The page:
Google is listening (and watching): First, futuristic specs. Next up it's Google Now, a voice-control service to sock it to Siri
Simon Usborne tries out Google Now - and finds the more it knows about you, the smarter it is
Google has stepped up its battle with Apple to manage our lives by planting its Siri-rivalling digital assistant deep inside enemy territory, like a helpful Trojan horse. Google Now is this week available on iPhones and iPads, vastly broadening the reach of the company’s voice search and mission to read our minds. But what is it, and can it defeat Siri?
I get it simply by updating my Google Search app. When it opens, a series of “cards” shuffles into view. One gives me a local weather forecast I never asked for (but quite appreciate), while another tells me it will take me 27 minutes to get home, with bad traffic on the A202, and offers a link to directions.
But how does it know where I live? Because ages ago I marked “home” on Maps while logged into my Google account. And this is how Now, which requires an account, works – the more it knows about you, the smarter it is. If I carry on using it, Now promises to learn from all my Google activity. On the morning you go on holiday, your flight status will appear based on the booking-confirmation email. When you land, you get details of the car rental you booked. Currency rates appear for the country, along with a reminder of the time back home, and, later, directions to the museum you Googled before you left.
You can opt out of any of this if it sounds a bit Minority Report, but Google is increasingly committed to giving us search results before we realise we want them. Now also works with Google Glasses, where it will respond to what you’re seeing (other than people who think you look silly).
The voice function, it turns out, is less interesting than the cards. I ask Now and Siri: “Where can I get a pizza?” Both instantly offer a list of restaurants (Pizza Hut is 159 feet from my desk, Google says). Then I ask the standard artificial-intelligence question: “What’s the meaning of life?” Now, which doesn’t talk, offers the dictionary definition of “life”. Siri tells me: “I find it odd that you would ask this of an inanimate object.” That’s a win for me.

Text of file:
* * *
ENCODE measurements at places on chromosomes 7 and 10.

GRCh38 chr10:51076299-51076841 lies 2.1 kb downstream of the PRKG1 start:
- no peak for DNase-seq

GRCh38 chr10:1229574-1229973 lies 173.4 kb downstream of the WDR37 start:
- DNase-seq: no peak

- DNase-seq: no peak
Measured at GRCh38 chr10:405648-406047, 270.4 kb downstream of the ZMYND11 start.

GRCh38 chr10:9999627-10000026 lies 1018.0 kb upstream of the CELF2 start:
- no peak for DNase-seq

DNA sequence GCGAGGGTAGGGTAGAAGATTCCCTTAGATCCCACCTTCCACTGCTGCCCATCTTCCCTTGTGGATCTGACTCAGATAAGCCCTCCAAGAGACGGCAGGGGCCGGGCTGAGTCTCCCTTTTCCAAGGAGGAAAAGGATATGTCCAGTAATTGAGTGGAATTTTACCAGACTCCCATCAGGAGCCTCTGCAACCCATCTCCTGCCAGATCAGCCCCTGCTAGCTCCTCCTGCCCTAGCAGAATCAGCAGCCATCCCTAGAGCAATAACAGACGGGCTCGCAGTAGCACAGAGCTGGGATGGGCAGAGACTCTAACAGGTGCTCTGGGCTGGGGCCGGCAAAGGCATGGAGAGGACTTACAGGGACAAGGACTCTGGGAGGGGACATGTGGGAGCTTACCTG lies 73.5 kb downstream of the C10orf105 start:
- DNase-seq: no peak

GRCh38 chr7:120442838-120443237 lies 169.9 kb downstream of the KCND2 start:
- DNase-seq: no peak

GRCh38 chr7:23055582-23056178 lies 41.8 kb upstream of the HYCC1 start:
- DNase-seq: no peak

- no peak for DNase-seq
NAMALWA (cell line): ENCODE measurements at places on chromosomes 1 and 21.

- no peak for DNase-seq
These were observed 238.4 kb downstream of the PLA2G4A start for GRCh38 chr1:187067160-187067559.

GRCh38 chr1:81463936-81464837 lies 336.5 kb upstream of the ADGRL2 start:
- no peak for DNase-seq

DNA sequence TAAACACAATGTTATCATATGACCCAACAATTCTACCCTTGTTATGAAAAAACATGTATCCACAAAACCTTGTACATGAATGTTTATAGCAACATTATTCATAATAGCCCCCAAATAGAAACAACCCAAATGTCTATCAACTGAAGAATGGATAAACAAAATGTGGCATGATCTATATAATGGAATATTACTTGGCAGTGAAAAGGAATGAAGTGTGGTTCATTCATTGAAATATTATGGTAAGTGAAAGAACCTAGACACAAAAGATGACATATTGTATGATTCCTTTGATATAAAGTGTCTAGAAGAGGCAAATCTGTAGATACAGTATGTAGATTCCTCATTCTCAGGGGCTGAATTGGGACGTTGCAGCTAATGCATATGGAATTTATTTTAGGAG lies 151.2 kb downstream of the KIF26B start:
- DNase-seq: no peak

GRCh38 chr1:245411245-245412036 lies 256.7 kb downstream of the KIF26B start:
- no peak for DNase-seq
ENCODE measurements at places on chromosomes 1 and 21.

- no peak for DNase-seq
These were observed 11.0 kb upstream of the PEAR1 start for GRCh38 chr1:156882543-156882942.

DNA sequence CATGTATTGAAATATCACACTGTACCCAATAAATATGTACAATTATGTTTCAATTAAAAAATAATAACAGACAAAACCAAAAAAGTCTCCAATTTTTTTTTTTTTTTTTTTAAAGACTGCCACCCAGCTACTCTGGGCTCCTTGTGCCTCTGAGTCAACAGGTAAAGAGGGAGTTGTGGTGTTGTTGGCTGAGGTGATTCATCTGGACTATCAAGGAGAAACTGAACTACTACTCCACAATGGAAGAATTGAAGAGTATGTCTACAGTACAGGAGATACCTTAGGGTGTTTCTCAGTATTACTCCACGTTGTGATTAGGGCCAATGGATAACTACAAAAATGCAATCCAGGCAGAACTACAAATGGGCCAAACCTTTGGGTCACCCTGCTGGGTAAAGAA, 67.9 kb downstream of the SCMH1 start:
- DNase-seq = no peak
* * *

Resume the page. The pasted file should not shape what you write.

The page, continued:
Life & Style blogs
GTA 5 Online DLC: San Andreas Flight School update brings 16-seater jet plane and more
What is ALS and the Ice Bucket Challenge?
David Beckham fronts the campaign for his underwear autumn/winter collection, which hit stores today
London restaurant 34 creates champagne glass modelled on Kate Moss’ left breast
Anal sex study reveals climate of 'coercion'
Richard Dawkins on babies with Down Syndrome: 'Abort it and try again – it would be immoral to bring it into the world'
Scottish independence: English people overwhelmingly want Scotland to stay in the UK
Isis threat: Cameron wants an alliance with Iran
Michael Brown shooting: Chaos erupts on the streets of Ferguson after autopsy shows teenager was shot six times – twice in the head
Bin bag full of cats' heads discovered near Manchester's Curry Mile
Disgusting, frustrating, but intriguing: how the country really feels about its politicians
- 1 Jeremy Clarkson 'does not see a problem' with his racist language on Top Gear, says BBC
- 2 Richard Dawkins on babies with Down Syndrome: 'Abort it and try again – it would be immoral to bring it into the world'
- 3 London restaurant 34 creates champagne glass modelled on Kate Moss’ left breast
- 4 ALS ice bucket challenge co-founder Corey Griffin drowns, aged 27
- 5 James Foley beheading: Fox news presenter Megyn Kelly annoyed by Ferguson update during broadcast about murdered journalist
iJobs Gadgets & Tech
£40000 - £50000 per annum + Benefits, Training & Bonus: Harrington Starr: C# S...
£250 per day: Orgtel: Network Engineer (CCNP), Cisco Gold Partner, Farnborough...
£250 - £300 per day: Orgtel: Senior Network Integration/Test Engineer Berkshir...
£30000 - £37000 per annum + attractive benefits: Ashdown Group: .NET Developer...